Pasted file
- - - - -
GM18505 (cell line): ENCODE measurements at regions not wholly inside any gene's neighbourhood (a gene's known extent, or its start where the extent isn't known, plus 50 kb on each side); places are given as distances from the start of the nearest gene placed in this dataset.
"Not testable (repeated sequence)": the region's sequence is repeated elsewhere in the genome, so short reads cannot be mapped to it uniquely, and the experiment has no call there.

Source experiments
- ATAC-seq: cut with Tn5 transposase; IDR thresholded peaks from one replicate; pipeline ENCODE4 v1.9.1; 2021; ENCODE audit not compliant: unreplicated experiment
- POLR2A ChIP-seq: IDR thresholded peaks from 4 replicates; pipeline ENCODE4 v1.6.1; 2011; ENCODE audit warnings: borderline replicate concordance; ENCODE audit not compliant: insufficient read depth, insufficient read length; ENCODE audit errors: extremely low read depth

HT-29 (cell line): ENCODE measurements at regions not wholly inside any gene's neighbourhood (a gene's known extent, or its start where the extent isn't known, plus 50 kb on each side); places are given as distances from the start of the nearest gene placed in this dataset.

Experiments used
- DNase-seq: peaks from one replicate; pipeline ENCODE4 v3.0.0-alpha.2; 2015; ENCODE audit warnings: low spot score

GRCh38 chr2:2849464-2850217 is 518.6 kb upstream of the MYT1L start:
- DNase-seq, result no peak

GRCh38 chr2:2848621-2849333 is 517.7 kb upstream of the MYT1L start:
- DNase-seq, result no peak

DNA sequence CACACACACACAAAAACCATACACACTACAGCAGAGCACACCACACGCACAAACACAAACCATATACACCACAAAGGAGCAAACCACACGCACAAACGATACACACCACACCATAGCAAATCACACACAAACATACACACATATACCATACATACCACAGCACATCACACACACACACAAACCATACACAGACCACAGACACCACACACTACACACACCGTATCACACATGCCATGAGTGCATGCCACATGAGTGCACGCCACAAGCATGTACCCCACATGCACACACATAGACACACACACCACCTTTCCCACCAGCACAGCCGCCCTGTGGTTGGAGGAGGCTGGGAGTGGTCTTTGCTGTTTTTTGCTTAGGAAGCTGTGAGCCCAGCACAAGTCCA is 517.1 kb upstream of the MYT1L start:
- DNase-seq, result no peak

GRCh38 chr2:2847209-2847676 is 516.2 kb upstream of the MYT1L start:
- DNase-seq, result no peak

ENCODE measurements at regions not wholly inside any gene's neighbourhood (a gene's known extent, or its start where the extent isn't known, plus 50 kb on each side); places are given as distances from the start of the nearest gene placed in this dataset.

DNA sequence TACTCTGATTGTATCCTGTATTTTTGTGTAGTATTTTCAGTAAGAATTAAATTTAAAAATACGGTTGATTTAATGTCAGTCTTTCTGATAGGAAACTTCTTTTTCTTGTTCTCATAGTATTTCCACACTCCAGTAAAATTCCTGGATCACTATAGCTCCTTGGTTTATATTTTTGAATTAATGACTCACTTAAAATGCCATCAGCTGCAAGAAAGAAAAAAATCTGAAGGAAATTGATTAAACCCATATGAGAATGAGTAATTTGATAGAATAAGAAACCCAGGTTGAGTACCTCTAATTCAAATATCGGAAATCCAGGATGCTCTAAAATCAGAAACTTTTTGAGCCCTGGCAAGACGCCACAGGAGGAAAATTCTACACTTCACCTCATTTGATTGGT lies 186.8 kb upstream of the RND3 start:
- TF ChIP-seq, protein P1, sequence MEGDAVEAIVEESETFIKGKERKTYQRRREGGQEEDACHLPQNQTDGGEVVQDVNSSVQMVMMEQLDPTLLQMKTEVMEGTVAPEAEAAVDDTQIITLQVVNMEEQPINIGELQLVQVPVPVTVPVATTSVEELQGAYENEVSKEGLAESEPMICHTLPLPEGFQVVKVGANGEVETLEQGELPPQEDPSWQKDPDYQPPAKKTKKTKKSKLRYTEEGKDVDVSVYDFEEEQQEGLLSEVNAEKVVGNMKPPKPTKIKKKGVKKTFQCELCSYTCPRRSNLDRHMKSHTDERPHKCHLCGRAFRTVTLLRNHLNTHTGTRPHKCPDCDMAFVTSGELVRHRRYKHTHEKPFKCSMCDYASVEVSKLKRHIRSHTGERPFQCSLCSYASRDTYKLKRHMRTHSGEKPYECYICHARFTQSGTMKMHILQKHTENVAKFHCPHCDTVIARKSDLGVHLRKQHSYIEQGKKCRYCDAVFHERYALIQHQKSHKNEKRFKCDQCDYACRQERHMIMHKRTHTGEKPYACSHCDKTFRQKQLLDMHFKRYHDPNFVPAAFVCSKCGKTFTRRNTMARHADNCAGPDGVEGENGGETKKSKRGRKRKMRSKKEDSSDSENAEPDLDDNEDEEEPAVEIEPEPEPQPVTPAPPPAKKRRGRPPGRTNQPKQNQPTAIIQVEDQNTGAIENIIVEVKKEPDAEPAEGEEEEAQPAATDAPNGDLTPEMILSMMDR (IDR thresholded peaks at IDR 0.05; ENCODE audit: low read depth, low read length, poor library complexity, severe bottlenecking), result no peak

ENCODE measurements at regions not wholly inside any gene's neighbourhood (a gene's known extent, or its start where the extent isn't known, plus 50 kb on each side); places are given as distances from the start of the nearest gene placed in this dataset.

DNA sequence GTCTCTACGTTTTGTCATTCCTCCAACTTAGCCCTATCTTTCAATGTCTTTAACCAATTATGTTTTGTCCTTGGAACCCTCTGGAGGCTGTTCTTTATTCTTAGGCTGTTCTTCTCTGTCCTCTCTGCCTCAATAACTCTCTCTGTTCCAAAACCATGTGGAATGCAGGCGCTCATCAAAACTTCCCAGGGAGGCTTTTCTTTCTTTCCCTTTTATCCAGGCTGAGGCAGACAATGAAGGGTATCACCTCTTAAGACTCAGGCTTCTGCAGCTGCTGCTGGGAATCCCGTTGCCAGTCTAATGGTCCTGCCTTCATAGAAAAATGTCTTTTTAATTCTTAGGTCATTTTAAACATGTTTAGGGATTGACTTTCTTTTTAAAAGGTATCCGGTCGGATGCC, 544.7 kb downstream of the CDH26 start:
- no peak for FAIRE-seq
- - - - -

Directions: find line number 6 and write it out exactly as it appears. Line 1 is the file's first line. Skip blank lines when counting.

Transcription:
HT-29 (cell line): ENCODE measurements at regions not wholly inside any gene's neighbourhood (a gene's known extent, or its start where the extent isn't known, plus 50 kb on each side); places are given as distances from the start of the nearest gene placed in this dataset.